November 26, 2007, - 2:31 pm

Hilarious: Humans Develop Feelings for Their . . . Roombas?

By Debbie Schlussel
Remember the Steven Spielberg (“Abu Spielberg“) movie “AI: Artificial Intelligence”? Probably not, since it bombed at the box office. A main theme of the movie was that humans were prejudiced against artificial humans.
Well, as with “Munich“, real life yet again proves Steven Spielberg completely wrong.
In fact, humans are developing feelings for their “Roombas,” the robotic disc-shaped vacuums that spin around cleaning up. It’s ridiculous, but true. These people are called “Roomba-attached individuals.” Yes, it does sound like a mental illness.

roomba.jpgroombacostume.jpg

Dressing Your Roomba in Costume:

A Symptom of Roomba Love Disorder

AP reports that people are giving them nicknames, worry when they signal malfunctions, and treat them like a trusted pet. People are dressing their Roombas up in costumes, and there are absurd websites (My Room Bud and Roomba Romance) devoted to Roomba worship. I kid you not. I’m waiting for the founding of the North American Man Roomba Love Association (NAMRLA).
This is too funny. I think it’s time to bring Blade Runner Rick Deckard out of retirement:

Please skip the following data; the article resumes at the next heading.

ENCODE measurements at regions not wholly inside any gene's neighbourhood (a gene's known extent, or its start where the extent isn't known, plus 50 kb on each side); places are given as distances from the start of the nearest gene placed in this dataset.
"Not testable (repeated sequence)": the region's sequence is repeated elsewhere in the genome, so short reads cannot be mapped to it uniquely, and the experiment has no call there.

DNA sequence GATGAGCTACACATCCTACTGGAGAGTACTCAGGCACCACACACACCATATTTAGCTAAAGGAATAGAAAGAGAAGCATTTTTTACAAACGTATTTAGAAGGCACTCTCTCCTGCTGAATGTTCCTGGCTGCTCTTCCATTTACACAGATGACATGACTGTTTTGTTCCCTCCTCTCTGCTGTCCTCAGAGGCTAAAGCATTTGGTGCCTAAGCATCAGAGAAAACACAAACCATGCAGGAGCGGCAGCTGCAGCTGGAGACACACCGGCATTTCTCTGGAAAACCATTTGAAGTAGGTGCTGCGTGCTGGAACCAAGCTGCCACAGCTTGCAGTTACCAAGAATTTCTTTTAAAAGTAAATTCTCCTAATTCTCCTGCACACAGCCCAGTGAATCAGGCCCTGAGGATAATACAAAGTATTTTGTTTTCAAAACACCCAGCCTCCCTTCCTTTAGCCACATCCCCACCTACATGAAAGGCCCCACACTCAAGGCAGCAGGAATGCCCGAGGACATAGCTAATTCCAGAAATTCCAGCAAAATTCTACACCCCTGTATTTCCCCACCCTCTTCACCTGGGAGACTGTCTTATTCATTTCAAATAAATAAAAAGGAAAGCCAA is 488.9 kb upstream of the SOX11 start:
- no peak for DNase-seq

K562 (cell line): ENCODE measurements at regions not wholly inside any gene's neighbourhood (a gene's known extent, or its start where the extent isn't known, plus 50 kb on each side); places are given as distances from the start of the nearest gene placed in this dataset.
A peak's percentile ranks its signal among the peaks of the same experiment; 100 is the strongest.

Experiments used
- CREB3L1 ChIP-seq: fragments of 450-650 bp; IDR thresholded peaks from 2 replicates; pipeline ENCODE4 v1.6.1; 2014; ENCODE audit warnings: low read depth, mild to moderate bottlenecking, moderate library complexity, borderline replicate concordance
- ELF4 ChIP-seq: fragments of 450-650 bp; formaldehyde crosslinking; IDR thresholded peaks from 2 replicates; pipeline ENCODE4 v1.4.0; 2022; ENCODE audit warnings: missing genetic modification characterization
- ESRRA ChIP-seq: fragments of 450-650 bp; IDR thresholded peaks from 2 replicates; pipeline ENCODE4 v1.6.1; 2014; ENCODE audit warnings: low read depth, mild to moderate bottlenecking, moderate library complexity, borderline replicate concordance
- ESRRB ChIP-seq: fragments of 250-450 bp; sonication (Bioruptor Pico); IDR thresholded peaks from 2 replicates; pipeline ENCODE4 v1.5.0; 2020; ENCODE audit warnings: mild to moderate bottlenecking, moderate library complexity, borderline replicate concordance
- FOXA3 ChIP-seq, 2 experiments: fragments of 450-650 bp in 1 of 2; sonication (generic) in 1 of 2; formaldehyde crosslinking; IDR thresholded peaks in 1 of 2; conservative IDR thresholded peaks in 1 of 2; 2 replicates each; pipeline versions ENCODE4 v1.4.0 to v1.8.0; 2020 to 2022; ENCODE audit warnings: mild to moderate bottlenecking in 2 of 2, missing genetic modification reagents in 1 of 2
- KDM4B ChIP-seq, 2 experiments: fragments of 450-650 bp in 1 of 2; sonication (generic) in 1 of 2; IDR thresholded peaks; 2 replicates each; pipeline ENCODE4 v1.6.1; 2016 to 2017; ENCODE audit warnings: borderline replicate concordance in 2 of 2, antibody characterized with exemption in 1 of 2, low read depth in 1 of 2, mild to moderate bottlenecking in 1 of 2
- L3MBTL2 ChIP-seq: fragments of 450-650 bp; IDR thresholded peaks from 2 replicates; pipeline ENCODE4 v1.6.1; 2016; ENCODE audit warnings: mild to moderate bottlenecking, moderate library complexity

They give them nicknames, worry when they signal for help and sometimes even treat them like a trusted pet.
A new study shows how deeply some Roomba owners become attached to the robotic vacuum and suggests there’s a measure of public readiness to accept robots in the house – even flawed ones.
“They’re more willing to work with a robot that does have issues because they really, really like it,” said Beki Grinter, an associate professor at Georgia Tech’s College of Computing. “It sort of begins to address more concerns: If we can design things that are somewhat emotionally engaging, it doesn’t have to be as reliable.”
Grinter decided to study the devices after she saw online pictures of people dressing up their Roombas, the disc-shaped, self-directed vacuums made by Burlington, Mass-based iRobot Corp.
“This sort of notion that someone would dress a vacuum cleaner seemed strange,” she said. “A lot more was going on.”
She enlisted Ph.D. student Ja Young Sung, who studies “emotional design” – the theory that certain types of design can influence consumers to become emotionally attached.
The Roomba seems to have earned quite a following. More than 2 million of the robots have been sold . . . .
The first phase of the project, which involved monitoring an online forum devoted to the site, revealed people who named their Roombas, traveled with them and one owner who introduced the machine to his parents.
Others reported their efforts to “Roomba-ize” their homes so the robot can roam the floors more easily. Some bought new rugs, pre-cleaned the floors to clear the robot’s route and purchased new refrigerators with a higher clearance so the machines can clean under them easier. [DS: Incredible. These people are buying clean carpets to make it easier for their robotic carpet cleaner?!]